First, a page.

25. Jean Piaget (1896-1980) Moving Beyond Behaviorism… Famous for founding the field of Cognitive Development and providing one of the broadest theories to ever account for the changes in children’s thinking.

  26. Basics of Research Methods

  27. 3 Main Ways of Collecting Data • Interviews • Naturalistic Observation • Structured Observation * Each have their advantages and disadvantages and the type of data collection method a researcher chooses depends on which is best suited to the primary goal of the research

  28. Interviews: Advantages and Disadvantages Advantages: • Reveals children’s subjective experience • Inexpensive/easy means of data collection • Can be geared to specific individuals Disadvantages: • Reports are often biased in a positive direction • Participant’s memory is often inaccurate or incomplete • Participant’s ability to predict their actions are often inaccurate. • Subject to experimenter bias

  29. Naturalistic Observation • A person observes the child in their normal environments of interest (e.g. home, school, playground etc.) • Used when the primary goal is to describe how children behave in their usual environments

  30. Naturalistic Observation Advantages • Particularly useful for studying social interactions (e.g. parents and child) and other types of behavior which could not be studied “on-demand” in a lab • E.g. How a child’s behavior changes after a new baby brother or sister is brought home • E.g. How children react when Mom & Dad are fighting

  31. Naturalistic Observation Disadvantages • Can’t control all variables in a natural environment making it very hard to determine which variable(s) influenced the behavior • Possibility that the observer influenced the behavior • The behavior you are interested in might occur very rarely, reducing the opportunity to study it • subject to experimenter bias

  32. Structured Observation(aka experimental and correlational designs) Researchers design a specific task or situation that will elicit the behavior relevant to their hypothesis Advantages • Ensures all children experience the same thing--allowing for direct comparison of different children/groups Disadvantages • Reveals less info about subjective information than interviews • Not in the child’s natural environment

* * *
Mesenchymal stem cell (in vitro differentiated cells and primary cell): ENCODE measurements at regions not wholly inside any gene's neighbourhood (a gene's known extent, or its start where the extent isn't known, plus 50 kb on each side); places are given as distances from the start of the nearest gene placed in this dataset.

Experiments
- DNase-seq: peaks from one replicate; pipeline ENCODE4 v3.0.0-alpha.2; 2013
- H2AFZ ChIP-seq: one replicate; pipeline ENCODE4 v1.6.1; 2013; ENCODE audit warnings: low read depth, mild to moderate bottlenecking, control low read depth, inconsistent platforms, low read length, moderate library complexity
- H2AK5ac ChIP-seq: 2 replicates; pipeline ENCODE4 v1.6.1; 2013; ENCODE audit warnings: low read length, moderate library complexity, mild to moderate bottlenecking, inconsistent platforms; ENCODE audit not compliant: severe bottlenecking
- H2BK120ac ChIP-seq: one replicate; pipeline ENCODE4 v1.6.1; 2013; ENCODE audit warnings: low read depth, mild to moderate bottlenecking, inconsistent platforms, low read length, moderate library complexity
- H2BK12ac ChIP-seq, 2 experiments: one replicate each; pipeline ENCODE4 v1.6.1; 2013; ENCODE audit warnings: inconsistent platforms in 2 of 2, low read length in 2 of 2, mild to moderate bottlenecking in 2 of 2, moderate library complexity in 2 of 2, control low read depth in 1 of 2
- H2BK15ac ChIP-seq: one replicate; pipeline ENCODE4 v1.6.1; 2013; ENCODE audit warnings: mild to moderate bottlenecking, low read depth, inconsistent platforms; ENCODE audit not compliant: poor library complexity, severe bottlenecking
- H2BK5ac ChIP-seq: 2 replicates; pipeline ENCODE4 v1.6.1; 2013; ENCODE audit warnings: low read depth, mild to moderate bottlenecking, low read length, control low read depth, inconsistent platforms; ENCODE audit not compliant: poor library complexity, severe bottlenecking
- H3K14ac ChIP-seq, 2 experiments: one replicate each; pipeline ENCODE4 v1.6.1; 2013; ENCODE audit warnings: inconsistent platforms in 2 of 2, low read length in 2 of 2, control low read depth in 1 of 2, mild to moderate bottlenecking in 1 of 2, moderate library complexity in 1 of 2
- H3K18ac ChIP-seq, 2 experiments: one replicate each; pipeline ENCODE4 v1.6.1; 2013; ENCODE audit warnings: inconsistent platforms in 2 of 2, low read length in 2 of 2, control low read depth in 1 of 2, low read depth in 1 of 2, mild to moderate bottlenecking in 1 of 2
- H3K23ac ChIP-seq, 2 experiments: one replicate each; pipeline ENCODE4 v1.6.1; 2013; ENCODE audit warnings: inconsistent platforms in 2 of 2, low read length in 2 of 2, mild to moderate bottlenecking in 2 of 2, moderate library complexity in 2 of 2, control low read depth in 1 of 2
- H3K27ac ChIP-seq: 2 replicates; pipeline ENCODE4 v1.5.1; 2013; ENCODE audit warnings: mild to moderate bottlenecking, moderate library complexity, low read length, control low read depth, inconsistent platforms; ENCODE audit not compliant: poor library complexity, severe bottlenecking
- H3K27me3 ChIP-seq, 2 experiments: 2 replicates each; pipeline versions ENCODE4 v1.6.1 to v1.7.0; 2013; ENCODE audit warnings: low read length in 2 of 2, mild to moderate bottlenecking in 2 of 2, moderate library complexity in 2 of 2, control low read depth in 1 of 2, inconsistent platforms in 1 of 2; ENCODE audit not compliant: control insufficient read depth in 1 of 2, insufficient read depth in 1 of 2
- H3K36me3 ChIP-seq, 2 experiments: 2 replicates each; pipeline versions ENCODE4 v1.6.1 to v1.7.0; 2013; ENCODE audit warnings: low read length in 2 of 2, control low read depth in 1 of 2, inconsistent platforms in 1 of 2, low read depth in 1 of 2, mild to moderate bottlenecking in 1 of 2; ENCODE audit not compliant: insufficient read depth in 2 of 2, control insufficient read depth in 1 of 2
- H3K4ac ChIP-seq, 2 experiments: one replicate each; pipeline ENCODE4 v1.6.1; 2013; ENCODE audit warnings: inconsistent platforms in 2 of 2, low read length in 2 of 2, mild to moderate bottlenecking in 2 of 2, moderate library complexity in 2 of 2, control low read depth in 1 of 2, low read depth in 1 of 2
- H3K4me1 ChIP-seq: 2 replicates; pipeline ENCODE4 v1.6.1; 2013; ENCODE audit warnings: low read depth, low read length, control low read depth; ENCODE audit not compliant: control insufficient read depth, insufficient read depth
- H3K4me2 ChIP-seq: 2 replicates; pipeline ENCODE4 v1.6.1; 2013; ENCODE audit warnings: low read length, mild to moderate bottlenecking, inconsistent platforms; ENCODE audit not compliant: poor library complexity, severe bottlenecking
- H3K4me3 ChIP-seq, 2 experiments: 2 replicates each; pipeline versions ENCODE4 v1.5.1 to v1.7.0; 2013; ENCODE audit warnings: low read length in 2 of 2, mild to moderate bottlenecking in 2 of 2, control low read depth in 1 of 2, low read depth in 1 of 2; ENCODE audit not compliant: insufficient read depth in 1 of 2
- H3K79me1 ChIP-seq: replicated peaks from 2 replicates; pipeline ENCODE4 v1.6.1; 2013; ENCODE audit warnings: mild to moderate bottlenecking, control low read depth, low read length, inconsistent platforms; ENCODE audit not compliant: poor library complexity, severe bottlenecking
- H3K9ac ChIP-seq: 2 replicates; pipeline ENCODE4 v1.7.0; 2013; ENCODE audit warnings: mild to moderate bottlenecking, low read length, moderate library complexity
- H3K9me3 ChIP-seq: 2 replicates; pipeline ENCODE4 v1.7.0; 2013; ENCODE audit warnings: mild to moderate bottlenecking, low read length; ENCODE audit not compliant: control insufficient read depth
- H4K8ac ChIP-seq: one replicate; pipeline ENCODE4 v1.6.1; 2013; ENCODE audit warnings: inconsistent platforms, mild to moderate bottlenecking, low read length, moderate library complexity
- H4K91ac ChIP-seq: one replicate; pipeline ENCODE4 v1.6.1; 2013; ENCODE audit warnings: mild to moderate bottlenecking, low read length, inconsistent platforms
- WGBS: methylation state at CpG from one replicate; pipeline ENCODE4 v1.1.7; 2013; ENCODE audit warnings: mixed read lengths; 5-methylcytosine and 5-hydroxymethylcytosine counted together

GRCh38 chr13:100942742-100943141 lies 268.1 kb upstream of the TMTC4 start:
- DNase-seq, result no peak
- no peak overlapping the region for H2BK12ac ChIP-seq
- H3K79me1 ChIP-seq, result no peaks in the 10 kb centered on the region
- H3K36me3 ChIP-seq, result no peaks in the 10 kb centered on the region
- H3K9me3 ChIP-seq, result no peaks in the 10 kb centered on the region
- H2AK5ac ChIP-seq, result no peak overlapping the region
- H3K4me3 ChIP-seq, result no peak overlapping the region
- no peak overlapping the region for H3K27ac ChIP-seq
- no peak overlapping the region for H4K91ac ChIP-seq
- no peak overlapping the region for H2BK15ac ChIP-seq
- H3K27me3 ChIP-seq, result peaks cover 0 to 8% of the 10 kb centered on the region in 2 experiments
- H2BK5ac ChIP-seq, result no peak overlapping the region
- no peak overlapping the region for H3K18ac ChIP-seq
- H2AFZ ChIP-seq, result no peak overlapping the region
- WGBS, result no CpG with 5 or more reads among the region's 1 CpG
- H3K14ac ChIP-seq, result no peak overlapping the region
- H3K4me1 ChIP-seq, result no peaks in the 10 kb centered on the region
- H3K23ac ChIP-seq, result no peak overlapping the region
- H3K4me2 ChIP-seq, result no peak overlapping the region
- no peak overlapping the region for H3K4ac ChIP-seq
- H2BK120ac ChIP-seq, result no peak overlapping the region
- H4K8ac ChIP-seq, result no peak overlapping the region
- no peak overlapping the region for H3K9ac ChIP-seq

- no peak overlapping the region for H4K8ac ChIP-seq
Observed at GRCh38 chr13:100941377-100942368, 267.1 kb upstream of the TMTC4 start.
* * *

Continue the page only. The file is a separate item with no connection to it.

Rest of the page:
33. Experimental Designs • Enable you to determine cause and effect Experimental Designs must meet 2 premises: • 2 or more groups of participants are comparable at the beginning (via random assignment) • Each group is presented with experiences that differ in only 1 way. If the 2 groups yield different responses you can assume that the one thing that was different caused the differences.

  34. Correlational Designs Correlational Designs • Used to determine if there is a relationship between 2 variables • If there is a strong relationship, knowing one variable helps predict the other e.g. aggressive behavior and hours watching TV Can’t tell you the direction of the cause!

  35. Examining Development: Cross sectional vs Longitudinal design

  36. Cross Sectional vs. Longitudinal Design Longitudinal: Advantages • Reveal information about the stability of individual differences or patterns of change in individual children • Avoids cohort effects (8 vs. 80-year olds computer knowledge) Longitudinal: Disadvantages • Time-consuming, expensive • Subject loss (attrition) may influence the results

  37. But what do you do when your subjects can’t speak? What about babies? They can’t talk! What do they do? (besides eating, pooping, and sleeping)? • Cry • Smile • Suck • Look around Researchers have designed clever ways to ask infants questions and have them answer using all of the above (most often Looking!!)

  38. Preferential Looking Paradigm

  39. Preferential Looking Paradigm This method measures the amount of time they spend looking at different stimuli. If they consistently look longer at 1 it tells us 2 things: They can tell the difference between the two. They prefer to look at one over the other.

  40. When Preferences Fail… • if infants fail to show a preference between two stimuli, what explanations follow? • they cannot tell the difference • they can tell the difference, but happen not to have a preference • we need to use a different technique to find the answer.

  41. Habituation Method

  42. what happens when we change the stimulus? new old

  43. Habituation Method

  44. Habituation Method • Repeatedly presents infants with one thing over and over until they become “bored” • (decrease their looking time to a set criterion) • Then a new stimulus is presented. • If they can tell the difference between the old and the new stimuli they should increase their looking time when the new stimuli is introduced.

  45. Violation of Expectation Paradigm Based on the assumption that infants (or anyone) will look longer when something violates their expectations or “surprises” them. For example, When a magician cuts a person in 2.

  46. Violation of Expectation Baillargeon’s Drawbridge study